Narrating History in Julian Barnes’s A History of the World in 10 ½ Chapters

Authors

Keywords:

History, Myth, Culture, Tradition, Past, Narrative Technique, Postmodern Fiction

Abstract

History, though it can be revived, rewritten and altered, always functions as a source of inspiriation and encouragement for the upcoming generations. Although it is prone to be distorted, contrived and re-interpreted by the following generations yet it constantly serves as a guiding light for future generations leading them in right direction without committing the mistakes which the human forefathers had mistakenly committed. History, an umbrella term, incorporates all the facets of traditions, myths and the past of a particular nation or many nations. Intermingling all these elements Julian Barnes’s chapter ‘Parenthesis’ in A History of the World in 10 ½ Chapters is embellished with various literary techniques  as narrating English history, tradition, myth and the past through postmodern narrative strategies. The novel shares many concepts and trends with postmodern skills of writing fiction. Incorporating  all the above elements A History of the World in 10 ½ Chapters rigidly confirms to the trend of postmodern fiction. This paper critically evaluates the half chapter entitled ‘Parenthesis’ from Barnes’s novel, A History of the World in 10 ½ Chapters.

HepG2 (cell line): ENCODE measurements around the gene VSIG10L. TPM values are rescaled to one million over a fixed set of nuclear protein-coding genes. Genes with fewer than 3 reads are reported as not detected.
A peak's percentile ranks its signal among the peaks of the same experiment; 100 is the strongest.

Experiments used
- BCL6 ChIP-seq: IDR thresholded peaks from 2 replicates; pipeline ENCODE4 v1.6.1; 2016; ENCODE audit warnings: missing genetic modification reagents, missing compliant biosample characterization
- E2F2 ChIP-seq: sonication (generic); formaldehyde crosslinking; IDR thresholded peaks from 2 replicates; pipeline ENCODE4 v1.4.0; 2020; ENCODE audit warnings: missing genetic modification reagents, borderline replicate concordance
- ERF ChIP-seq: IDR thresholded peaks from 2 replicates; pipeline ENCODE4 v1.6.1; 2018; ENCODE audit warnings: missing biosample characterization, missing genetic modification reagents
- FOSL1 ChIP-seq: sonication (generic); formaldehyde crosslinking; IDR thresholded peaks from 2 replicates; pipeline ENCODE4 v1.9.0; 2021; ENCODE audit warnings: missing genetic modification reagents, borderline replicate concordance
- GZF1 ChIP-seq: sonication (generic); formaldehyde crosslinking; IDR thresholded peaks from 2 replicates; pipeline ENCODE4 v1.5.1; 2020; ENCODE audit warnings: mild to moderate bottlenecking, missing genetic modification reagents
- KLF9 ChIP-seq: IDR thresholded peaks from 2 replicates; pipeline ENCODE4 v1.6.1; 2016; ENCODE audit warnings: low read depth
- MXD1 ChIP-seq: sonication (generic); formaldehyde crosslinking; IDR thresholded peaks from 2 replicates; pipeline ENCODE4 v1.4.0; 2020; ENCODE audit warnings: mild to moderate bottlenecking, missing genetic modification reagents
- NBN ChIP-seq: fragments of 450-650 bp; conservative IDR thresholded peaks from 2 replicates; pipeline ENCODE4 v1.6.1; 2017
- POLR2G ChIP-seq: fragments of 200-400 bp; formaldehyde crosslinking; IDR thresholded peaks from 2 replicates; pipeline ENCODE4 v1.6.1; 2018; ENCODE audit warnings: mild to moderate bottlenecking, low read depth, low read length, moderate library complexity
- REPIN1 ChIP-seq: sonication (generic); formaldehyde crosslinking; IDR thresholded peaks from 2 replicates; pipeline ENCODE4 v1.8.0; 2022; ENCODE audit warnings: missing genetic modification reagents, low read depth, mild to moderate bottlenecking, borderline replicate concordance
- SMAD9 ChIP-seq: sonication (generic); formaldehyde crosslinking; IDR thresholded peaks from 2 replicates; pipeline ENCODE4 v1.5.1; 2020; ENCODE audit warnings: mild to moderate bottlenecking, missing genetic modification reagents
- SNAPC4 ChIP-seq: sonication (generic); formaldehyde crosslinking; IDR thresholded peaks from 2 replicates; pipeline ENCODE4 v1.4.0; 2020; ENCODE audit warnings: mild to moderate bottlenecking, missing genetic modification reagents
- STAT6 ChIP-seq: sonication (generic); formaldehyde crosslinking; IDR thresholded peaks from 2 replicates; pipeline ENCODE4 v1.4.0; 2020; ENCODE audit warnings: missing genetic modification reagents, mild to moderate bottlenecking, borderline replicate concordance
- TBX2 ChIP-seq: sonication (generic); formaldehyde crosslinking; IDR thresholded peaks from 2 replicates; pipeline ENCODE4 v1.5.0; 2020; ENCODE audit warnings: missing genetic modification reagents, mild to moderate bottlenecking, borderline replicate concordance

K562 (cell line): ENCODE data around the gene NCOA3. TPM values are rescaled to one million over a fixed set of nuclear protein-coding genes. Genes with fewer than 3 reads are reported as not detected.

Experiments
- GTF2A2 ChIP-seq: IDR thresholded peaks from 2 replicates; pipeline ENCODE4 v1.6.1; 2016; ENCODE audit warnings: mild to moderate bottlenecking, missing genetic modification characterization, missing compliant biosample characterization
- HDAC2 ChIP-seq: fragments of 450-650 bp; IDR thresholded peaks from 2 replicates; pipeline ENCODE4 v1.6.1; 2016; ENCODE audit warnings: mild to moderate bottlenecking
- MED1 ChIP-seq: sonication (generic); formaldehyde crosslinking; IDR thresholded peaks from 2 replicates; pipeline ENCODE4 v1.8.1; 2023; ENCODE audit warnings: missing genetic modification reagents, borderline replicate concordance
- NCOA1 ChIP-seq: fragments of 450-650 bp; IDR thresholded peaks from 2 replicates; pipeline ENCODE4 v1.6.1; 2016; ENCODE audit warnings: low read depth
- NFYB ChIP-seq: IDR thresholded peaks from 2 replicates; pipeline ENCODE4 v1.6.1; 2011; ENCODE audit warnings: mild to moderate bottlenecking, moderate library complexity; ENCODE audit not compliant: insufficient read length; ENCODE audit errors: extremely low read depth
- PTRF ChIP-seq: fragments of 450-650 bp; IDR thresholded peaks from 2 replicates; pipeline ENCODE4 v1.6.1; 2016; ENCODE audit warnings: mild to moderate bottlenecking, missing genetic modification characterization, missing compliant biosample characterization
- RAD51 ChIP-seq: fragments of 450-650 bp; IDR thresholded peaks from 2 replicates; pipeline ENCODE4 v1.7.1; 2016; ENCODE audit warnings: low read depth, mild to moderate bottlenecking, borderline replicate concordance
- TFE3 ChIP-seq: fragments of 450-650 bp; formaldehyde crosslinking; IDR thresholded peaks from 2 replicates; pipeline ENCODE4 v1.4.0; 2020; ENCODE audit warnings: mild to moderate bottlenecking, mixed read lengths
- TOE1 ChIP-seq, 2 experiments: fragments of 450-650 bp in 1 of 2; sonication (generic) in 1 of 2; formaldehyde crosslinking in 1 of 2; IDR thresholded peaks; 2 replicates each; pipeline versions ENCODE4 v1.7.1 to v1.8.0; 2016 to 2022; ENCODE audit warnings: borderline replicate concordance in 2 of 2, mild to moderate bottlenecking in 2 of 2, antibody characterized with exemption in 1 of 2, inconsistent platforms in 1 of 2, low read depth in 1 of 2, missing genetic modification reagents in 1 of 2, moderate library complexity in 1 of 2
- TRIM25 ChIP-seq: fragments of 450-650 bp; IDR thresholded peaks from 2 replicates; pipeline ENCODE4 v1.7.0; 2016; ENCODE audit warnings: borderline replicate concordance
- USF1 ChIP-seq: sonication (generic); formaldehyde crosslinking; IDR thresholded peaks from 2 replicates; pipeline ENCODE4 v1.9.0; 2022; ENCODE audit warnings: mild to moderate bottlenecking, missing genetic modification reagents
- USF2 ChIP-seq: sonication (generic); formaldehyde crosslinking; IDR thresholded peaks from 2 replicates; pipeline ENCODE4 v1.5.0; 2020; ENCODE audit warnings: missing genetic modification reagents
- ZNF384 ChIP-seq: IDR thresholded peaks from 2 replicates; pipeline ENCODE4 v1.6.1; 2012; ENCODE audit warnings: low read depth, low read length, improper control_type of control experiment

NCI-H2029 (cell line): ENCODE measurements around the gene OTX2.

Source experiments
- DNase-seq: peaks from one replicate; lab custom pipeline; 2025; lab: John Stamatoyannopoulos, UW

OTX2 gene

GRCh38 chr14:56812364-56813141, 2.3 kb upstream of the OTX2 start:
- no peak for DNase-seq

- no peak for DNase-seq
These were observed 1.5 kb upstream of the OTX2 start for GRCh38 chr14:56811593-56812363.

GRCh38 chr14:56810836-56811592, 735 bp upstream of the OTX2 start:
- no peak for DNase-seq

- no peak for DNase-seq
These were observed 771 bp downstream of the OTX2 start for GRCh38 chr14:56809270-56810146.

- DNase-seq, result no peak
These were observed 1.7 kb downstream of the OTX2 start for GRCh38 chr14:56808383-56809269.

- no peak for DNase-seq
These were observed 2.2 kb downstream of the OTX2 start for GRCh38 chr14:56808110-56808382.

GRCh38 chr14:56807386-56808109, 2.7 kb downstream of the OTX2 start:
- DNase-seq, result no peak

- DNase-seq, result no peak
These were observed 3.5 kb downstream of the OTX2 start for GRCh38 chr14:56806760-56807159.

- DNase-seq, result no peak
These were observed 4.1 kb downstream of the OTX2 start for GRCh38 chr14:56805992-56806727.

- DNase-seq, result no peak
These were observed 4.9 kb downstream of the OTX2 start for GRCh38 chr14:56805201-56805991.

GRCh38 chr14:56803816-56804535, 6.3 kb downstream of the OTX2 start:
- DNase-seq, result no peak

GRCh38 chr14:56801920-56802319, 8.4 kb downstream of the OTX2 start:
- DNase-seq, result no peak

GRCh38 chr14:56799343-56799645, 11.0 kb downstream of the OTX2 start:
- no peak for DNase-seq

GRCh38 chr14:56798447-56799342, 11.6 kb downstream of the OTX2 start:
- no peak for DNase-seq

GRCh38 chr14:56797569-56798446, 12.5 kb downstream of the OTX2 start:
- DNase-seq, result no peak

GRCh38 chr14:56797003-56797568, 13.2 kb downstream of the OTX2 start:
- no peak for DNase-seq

References

In Alexander Stuart. ‘A Talk with Julian Barnes’, Los Angeles Times Book Review (15 October 1989), P.15.

Barnes, Julian. A History of the World in 10 ½ Chapters. Vintage, 1989.

Childs, Peter. Julian Barnes: Contemporary British Novelists. Manchester University Press, 2011.

Gregory Sayler, “One Good Story Leads to Another: Julian Barnes’s A History of the World in 10 ½ Chapters”, Literature and Theology”, 5.2 (June 1991), p. 226.

Guignery, Vanessa. ‘History in question(s): An Interview with Julian Barnes’, Sources, 8 ‘History in Question (S)’ (2000).

---. The Fiction of Julian Barnes: Readers’ Guide to Essential Criticism. Palgrave Macmillan, 2006.

Guignery, V. & Roberts, Ryan (Ed.) Conversations with Julian Barnes. University Press of Mississippi, 2009.

Moseley, Merritt. Understanding Julian Barnes. University of South Carolina Press, 1997.

In Michael Ignatieff. ‘Julian Barnes in 10 ½ Chapters’, BBC2 (14 November 1994).

Rushdie, Salman. Imaginary Homelands: Essays and Criticism. Granta Books, 1991.

Scholes, Robert. Fabulation and Metafiction. University of Illinois Press, 1979.

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Published

2022-06-30

How to Cite

Dr. Pradip Kumar Yadav. (2022). Narrating History in Julian Barnes’s A History of the World in 10 ½ Chapters. The Creative Launcher, 7(3), 35–41. Retrieved from https://thecreativelauncher.com/index.php/tcl/article/view/976

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Section

Research Articles